Assurance of Salvation

Protestants often reference 1 John 5:13, These things I have written to you who believe in the name of the Son of God, that you may know that you have eternal life. This is a verse that they claim as a basis for having complete assurance of their salvation. What is the Orthodox teaching on this passage? Fr. John Whiteford discusses the concept of assured salvation.

Photo by A.Osokin / Photo by A.Osokin /

The question here is what does it mean to know that you have eternal life? Do we have to know that there is nothing we could possibly do to lose our salvation in order to know that we have eternal life?

This sort of thinking is something that has emerged from a strange Protestant mix of Arminianism and Calvinism. Calvinism teaches that God has decreed before all eternity who will be saved and who will be damned, and so obviously, if you are among the elect, there is nothing you could possibly do to become unelected. But a Calvinist would say that those who are elect will show the fruits of their election at some point before they die, and begin to live like Christians. Arminians, on the other hand deny that God determines who will be saved, and that the offer of salvation is open to everyone, and that furthermore, one can fall away from God and lose their salvation. Most Baptists are partially Calvinistic and partially Arminian—they believe that salvation is open to all, but that once who are saved, you cannot lose your salvation. You could “steal a horse and ride it into heaven.” And for those who have bought into this perspective, the idea of eternal security is something they believe in very strongly. And in fact, they seem to have a hard time understanding how anyone could have any confidence in their salvation if they did not have the absolute assurance that they could not possibly lose their salvation.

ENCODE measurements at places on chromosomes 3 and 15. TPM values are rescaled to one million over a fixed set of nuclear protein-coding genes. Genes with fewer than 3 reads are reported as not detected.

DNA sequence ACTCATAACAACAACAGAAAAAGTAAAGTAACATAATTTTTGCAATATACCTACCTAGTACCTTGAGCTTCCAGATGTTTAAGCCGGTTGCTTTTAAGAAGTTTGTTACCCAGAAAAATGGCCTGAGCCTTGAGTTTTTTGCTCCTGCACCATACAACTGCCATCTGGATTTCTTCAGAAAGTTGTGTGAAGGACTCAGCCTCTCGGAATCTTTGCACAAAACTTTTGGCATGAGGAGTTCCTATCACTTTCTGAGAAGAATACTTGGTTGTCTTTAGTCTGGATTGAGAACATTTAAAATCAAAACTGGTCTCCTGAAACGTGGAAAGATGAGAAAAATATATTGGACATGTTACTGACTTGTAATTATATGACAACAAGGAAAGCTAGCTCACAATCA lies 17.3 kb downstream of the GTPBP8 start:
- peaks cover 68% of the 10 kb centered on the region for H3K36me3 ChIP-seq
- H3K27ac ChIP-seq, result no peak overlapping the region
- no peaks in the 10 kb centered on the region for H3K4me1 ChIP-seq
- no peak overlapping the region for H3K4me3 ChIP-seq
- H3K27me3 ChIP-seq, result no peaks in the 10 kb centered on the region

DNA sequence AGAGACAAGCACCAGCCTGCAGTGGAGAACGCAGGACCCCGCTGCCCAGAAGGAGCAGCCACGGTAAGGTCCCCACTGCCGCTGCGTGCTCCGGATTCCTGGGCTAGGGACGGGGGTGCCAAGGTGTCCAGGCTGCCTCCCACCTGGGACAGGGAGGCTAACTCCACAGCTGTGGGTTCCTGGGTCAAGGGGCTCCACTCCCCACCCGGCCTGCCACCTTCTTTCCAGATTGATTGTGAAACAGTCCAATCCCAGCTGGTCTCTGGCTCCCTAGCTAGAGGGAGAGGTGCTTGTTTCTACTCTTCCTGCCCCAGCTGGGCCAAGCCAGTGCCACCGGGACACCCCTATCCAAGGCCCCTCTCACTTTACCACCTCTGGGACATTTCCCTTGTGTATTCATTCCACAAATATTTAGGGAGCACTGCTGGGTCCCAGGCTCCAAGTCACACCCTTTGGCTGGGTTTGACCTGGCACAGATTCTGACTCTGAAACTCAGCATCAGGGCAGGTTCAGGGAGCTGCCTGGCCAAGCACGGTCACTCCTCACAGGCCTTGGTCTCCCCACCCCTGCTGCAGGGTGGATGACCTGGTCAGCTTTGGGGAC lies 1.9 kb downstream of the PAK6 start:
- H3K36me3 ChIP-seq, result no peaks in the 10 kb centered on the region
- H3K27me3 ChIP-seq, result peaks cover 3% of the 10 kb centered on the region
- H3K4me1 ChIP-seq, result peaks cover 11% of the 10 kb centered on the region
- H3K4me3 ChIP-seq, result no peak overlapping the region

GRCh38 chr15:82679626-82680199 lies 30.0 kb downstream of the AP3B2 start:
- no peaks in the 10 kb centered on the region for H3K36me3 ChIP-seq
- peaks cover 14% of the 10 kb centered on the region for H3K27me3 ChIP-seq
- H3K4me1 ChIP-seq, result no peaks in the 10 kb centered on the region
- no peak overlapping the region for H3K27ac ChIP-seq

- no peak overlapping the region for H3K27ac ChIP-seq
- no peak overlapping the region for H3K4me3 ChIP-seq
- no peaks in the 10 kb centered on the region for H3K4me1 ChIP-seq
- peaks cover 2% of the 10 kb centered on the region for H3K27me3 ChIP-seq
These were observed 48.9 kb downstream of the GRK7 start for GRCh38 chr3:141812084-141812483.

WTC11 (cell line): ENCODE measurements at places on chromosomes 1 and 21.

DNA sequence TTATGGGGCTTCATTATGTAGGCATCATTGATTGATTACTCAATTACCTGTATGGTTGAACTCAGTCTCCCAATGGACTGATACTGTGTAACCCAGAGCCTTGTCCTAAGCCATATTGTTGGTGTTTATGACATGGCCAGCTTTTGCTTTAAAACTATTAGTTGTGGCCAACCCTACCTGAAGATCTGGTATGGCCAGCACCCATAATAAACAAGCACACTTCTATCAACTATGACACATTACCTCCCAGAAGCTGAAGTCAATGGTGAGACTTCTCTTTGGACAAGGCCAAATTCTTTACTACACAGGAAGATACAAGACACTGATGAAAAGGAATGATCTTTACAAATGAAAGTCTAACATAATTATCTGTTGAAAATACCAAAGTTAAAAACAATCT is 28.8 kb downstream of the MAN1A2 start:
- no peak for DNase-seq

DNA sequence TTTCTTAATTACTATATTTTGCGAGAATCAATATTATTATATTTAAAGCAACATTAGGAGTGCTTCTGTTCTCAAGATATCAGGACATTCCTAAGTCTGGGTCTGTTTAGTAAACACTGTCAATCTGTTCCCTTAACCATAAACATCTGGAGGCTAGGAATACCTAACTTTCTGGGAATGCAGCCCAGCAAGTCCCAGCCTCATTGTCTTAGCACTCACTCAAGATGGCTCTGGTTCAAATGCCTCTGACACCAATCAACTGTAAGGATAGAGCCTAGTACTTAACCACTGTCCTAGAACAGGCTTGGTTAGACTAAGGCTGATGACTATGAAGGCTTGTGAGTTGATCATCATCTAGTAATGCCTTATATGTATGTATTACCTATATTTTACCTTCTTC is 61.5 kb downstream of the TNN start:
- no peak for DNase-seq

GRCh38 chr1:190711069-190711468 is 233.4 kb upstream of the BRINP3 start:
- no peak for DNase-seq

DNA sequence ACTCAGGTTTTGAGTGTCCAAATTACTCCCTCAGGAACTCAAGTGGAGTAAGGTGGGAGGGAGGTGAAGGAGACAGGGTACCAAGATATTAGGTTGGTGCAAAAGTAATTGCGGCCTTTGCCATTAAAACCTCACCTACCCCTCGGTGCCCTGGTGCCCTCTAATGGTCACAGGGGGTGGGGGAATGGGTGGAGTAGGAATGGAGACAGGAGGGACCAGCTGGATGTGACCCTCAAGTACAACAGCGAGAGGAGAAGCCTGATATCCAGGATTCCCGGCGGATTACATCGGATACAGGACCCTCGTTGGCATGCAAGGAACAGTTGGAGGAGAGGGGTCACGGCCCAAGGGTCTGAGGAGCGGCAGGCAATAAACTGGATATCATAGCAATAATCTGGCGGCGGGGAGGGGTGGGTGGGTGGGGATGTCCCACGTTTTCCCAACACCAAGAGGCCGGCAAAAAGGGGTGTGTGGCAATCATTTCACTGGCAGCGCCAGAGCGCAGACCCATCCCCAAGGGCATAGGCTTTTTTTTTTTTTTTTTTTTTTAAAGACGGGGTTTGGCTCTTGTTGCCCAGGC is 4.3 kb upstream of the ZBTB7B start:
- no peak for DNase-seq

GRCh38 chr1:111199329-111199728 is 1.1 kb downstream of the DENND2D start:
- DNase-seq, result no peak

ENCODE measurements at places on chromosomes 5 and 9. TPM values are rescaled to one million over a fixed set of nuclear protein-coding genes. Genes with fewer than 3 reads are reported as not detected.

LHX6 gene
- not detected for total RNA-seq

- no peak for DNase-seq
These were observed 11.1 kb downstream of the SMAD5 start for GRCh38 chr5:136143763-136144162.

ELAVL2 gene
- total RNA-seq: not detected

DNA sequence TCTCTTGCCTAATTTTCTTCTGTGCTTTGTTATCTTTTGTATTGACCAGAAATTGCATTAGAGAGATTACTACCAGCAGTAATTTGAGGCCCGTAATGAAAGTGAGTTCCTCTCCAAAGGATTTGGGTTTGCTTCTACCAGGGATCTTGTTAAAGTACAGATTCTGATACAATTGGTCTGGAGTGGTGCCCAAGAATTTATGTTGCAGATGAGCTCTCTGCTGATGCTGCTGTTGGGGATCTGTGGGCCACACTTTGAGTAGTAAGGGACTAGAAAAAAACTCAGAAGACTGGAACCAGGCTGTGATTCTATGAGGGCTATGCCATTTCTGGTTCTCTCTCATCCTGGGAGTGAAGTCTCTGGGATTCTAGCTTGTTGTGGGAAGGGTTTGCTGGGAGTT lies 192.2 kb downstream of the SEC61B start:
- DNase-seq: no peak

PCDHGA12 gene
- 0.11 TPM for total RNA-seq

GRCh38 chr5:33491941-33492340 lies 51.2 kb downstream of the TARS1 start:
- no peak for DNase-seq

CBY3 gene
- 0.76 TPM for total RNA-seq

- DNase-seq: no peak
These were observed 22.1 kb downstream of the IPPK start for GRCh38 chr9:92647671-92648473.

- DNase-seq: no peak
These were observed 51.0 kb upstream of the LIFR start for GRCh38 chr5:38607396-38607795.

I have known my wife since I was 17, and we have been married for more than 27 years. I feel very secure in our relationship, but I am quite certain that there are things I could do to destroy that relationship. I am not in fear of that happening, however, because I have no intention of doing any of those things. So I know that my wife loves me, but I also respect her, and make sure that I treat her with love and respect so as to maintain that relationship. Our relationship with God is similar. We know God loves us, but we also know that if we turn our back on Him, we will not remain in a right relationship with Him. All we need to do, however, is to not do that.

St. Nicholas Cabasilas explains how we are saved in our cooperation with God this way:

“There is an element which derives from God, and another which derives from our own zeal. The one is entirely His work, the other involves striving on our part. However, the latter is our contribution only to the extent that we submit to His grace and do not surrender the treasure nor extinguish the torch when it has been lighted. By this I mean that we contribute nothing which is either hostile to the life or produces death. It is to this that all human good and every virtue leads, that no one should draw the sword against himself, nor flee from happiness, nor toss the crowns of victory from off his head” (The Life in Christ, trans. by Carmino J. DeCatanzaro, (Crestwood, NY: St. Vladimir’s Seminary Press, 1974), pp. 48-49).

Countless passages of Scripture could be cited to demonstrate that it is possible for us to lose our salvation, but the following words of the Prophet Ezekiel are a fairly clear example: